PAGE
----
Here is a list of interesting articles on multitasking:
These digital learners may also have new perceptions of authority, or disregard the teacher as provider of knowledge, when they have access to the wealth of information on the web. Prensky makes reference to the data stored on the web when he discusses ‘digital wisdom’. He suggests a new type of wisdom fuelled be our collective knowledge online and our ability to navigate it using critical thinking skills. (Prensky, M. 2011, p.18). It’s possible that today’s learners will not be convinced by more teacher centred approaches and may already be autonomous learners by the time they start their first language lesson. I have definitely noticed a shift in the last few years of students who feel the need to check answers on google in class.
New learners or new ways of learning
Even if the idea that there now exists a new type of learner may be hard to accept, the affordances of digital technologies do appear to offer new ways of learning. Whether or not these new opportunities support current theories of second language acquisition or require a change in pedagogy is still unclear to me.
What do you think?
Dave Lee, (2013) How Twitter changed the world, hashtag-by-hashtag. Pubished on BBC.com. (Viewed on 19 October 2015).http://www.bbc.com/news/technology-24802766
Bennett & K. Maton, (2010) Beyond ‘digital natives’ debate: Towards a more nuanced understanding of students’ technology experiences, Blackwell Publishing Ltd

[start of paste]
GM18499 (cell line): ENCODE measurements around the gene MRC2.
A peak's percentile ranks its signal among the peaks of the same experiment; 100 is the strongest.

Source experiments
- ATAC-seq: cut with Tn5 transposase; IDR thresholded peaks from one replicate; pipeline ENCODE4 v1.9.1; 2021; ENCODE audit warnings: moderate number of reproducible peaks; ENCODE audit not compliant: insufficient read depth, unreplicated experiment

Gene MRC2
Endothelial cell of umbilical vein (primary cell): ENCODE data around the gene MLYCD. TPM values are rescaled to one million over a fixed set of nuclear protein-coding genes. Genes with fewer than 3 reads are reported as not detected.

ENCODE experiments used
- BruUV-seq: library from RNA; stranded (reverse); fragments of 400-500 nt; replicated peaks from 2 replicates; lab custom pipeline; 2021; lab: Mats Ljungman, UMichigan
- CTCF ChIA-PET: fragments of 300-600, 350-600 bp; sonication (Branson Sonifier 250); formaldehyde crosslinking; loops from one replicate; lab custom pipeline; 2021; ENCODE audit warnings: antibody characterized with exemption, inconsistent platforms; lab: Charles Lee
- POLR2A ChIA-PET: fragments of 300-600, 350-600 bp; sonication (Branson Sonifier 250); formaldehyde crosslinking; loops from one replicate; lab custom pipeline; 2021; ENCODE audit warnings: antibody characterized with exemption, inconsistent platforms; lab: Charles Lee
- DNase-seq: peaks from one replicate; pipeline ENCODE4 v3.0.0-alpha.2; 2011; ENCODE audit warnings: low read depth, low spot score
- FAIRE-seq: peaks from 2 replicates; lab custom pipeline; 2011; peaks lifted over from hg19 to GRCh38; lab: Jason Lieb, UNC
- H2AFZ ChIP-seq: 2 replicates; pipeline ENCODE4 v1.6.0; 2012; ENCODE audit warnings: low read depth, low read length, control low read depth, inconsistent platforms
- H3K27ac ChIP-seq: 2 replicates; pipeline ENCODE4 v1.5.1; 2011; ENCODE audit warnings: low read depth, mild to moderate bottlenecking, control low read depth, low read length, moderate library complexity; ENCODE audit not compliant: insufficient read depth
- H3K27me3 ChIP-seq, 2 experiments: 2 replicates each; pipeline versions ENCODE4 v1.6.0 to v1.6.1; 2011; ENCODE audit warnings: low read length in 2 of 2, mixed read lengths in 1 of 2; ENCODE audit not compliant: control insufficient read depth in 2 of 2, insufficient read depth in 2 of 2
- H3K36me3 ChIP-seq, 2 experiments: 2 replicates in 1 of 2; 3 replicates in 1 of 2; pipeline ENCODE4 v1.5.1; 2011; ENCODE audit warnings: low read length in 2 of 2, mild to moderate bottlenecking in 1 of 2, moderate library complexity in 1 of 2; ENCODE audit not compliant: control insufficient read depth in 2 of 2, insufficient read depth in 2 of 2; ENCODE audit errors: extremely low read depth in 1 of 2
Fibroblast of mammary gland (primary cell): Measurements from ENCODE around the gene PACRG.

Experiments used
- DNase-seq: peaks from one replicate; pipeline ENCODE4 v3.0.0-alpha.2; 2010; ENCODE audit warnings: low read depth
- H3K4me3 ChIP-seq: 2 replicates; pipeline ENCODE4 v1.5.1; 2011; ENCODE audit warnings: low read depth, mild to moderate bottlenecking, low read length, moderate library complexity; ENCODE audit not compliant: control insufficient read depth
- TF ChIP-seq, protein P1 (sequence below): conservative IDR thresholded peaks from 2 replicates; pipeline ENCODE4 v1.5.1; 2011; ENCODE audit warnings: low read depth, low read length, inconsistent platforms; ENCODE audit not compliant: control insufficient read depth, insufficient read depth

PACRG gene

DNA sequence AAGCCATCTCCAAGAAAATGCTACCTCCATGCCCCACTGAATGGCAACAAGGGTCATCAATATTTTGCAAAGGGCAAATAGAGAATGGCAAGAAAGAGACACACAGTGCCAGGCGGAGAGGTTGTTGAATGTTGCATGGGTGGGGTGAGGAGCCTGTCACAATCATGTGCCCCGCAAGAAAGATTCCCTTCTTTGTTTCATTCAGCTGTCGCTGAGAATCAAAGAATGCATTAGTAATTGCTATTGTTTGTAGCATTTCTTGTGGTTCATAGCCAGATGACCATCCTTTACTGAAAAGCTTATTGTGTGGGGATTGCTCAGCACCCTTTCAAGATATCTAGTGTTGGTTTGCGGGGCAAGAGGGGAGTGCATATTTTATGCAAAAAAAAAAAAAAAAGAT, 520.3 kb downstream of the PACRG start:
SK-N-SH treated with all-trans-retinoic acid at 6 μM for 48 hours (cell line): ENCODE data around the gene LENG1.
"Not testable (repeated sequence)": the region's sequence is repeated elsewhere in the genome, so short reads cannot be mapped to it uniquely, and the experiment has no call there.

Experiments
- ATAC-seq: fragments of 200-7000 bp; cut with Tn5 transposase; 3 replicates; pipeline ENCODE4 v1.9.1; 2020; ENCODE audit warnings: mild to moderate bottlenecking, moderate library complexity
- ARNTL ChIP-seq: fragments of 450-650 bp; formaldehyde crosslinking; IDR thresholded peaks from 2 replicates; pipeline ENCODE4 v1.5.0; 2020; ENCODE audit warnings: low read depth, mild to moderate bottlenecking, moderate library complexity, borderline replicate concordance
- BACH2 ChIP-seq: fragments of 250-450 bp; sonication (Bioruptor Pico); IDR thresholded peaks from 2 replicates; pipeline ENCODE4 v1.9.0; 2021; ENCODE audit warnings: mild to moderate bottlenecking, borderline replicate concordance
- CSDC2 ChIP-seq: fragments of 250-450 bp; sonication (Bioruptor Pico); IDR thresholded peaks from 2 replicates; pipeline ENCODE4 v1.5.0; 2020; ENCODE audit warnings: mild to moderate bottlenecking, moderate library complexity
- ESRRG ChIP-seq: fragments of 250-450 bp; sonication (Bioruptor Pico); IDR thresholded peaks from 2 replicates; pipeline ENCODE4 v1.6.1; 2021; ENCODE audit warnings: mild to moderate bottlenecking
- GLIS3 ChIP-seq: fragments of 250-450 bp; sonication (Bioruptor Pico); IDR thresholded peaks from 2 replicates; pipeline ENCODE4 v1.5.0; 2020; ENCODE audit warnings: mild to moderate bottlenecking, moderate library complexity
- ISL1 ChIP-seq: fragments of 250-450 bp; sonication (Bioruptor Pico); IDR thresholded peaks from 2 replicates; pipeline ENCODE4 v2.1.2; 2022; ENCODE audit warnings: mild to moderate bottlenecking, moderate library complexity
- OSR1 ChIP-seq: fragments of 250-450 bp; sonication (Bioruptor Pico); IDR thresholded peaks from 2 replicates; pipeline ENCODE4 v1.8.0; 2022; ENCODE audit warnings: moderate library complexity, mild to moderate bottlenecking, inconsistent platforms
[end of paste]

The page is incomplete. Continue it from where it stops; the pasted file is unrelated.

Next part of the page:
Bennett, S., Maton, K. & Kervin, L. (2008) The “digital natives’ debate: A critical review of the evidence. British Journal of Education Technology, 25, 5, 775-786.
Land, R. & Bayne, S. (2001 ) EDs, Digital difference: Perspectives on Online Learning, Sense Publishers, pp. 159-169.
Prensky, M. (2001) Digital Natives, Digital Immigrants, MCB University Press.
Prensky, M. (2011) Deconstructing Digital Natives, Young people, Technology and the new literacies. Editor Michael Thomas Routledge; 1 edition.
Stoerger, S. (2009) The digital melting-pot: bridging the digital native-immigrant divide. First Monday. 14: 7. (html)http://firstmonday.org/ojs/index.php/fm/article/view/2474/2243
Featured image: http://betakit.com/majority-of-canadian-schools-havent-adopted-mobile-learning/(viewed 8/12/15)
Twitter http://www.ikkevold.no/2013/03/what-happens-to-social-media-after-a-twitter-revolution/ (viewed 8/12/15)
Selfie stick http://www.theverge.com/tldr/2015/2/12/8027137/watch-president-barack-obama-use-a-selfie-stick (viewed on 8/12/15)
Google https://lh3.googleusercontent.com/-nbdJAOfdGlY/Tyu4y45YLgI/AAAAAAAAIyM/pK98iwfjTtA/w506-h327/GOOGLE_chappatt.jpg (viewed 8/12/15)
Prensky:https://www.youtube.com/watch?v=7wowZRDx344, Published on Feb 26, 2014 (viewed on 8/12/15)